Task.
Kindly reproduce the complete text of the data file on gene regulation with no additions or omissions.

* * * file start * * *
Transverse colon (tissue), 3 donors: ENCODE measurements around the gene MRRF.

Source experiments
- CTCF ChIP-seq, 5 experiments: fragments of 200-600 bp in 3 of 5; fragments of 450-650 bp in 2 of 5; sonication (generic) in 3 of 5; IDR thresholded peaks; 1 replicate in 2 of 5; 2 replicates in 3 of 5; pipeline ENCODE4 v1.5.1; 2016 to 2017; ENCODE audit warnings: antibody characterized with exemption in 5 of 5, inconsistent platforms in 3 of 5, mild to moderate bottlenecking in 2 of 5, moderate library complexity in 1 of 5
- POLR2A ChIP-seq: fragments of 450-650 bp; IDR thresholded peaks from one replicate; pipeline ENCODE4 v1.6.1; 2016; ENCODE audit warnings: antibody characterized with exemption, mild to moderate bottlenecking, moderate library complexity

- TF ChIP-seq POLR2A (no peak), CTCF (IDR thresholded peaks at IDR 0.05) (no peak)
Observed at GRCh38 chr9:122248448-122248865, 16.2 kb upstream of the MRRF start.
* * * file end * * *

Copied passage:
Transverse colon (tissue), 3 donors: ENCODE measurements around the gene MRRF.

Source experiments
- CTCF ChIP-seq, 5 experiments: fragments of 200-600 bp in 3 of 5; fragments of 450-650 bp in 2 of 5; sonication (generic) in 3 of 5; IDR thresholded peaks; 1 replicate in 2 of 5; 2 replicates in 3 of 5; pipeline ENCODE4 v1.5.1; 2016 to 2017; ENCODE audit warnings: antibody characterized with exemption in 5 of 5, inconsistent platforms in 3 of 5, mild to moderate bottlenecking in 2 of 5, moderate library complexity in 1 of 5
- POLR2A ChIP-seq: fragments of 450-650 bp; IDR thresholded peaks from one replicate; pipeline ENCODE4 v1.6.1; 2016; ENCODE audit warnings: antibody characterized with exemption, mild to moderate bottlenecking, moderate library complexity

- TF ChIP-seq POLR2A (no peak), CTCF (IDR thresholded peaks at IDR 0.05) (no peak)
Observed at GRCh38 chr9:122248448-122248865, 16.2 kb upstream of the MRRF start.